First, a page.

(RxWiki News) The common cold sends more people to the doctor than just about any other illness. Some patients need antibiotics, but it can be hard to decide which ones. That all may be about to change.
Researchers at Duke Health are refining a test that can distinguish between a cold caused by a virus and a cold caused by bacteria.
Lead study author Ephraim Tsalik, MD, PhD, said in a press release, "We use a lot of information to make a diagnosis, but there's not an efficient or highly accurate way to determine whether the infection is bacterial or viral. About three-fourths of patients end up on antibiotics to treat a bacterial infection despite the fact that the majority have viral infections. There are risks to excess antibiotic use, both to the patient and to public health."
Dr. Tsalik is an assistant professor of medicine at Duke.
Colds are typically caused by viruses, for which antibiotics are not effective. Taking antibiotics when they're not necessary increases the potential for negative side effects and antibiotic resistance.
To conduct this test, Dr. Tsalik and team looked at patterns they call gene signatures, which can be obtained from blood samples. These patterns identify which genes are turned "on" or "off," an indication of whether a patient is fighting a virus or a bacteria.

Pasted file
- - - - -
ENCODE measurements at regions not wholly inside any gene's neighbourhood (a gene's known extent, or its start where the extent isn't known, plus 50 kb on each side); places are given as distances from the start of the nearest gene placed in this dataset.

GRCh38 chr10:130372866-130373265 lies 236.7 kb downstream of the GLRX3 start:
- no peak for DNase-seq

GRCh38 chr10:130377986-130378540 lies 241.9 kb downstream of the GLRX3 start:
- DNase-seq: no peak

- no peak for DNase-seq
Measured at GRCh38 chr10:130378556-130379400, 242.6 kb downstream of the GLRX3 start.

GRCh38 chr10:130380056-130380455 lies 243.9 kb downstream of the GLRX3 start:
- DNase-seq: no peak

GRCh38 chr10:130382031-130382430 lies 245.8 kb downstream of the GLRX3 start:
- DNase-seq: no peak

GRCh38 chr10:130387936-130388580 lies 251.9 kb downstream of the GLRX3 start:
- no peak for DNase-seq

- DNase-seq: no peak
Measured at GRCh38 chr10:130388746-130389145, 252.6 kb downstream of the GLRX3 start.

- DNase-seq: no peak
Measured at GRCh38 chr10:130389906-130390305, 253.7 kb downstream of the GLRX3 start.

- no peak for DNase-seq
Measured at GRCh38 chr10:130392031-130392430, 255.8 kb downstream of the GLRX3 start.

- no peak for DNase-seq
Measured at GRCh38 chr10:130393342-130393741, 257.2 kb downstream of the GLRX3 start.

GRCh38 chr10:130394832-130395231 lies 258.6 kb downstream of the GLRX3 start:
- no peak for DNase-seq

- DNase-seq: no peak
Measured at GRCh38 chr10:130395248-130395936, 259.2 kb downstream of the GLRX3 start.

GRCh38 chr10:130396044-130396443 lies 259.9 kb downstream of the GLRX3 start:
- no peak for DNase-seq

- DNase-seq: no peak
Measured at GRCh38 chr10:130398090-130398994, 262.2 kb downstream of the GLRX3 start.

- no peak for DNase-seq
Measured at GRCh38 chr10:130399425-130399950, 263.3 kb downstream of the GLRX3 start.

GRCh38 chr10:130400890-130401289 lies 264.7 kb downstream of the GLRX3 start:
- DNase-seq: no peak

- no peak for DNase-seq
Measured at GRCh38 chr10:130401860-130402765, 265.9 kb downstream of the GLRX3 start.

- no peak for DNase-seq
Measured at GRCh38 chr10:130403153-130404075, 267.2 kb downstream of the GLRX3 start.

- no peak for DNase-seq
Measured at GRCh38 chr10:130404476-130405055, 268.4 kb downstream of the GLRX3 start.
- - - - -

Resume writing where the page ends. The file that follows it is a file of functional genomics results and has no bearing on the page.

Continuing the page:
So far, the test has been 87 percent accurate in identifying whether a patient's cold was caused by a virus or bacteria. The test also shows when no infection is present.
According to Dr. Tsalik and team, the new test is more accurate than tests for specific viruses or bacteria. One disadvantage, however, is that it takes about 10 hours to get the results.
Dr. Tsalik and team are currently refining the test to get results within an hour.
Researchers said this is the first test to show the difference between non-infectious illness, bacterial and viral infections at the molecular level.
This study was published Jan. 20 in the journal Science Translational Medicine.
The US Defense Advanced Research Projects Agency, the National Institutes of Health, the Agency for Healthcare Research and Quality, and the US Department of Veterans Affairs Office of Research and Development funded this research.
No conflicts of interest were disclosed.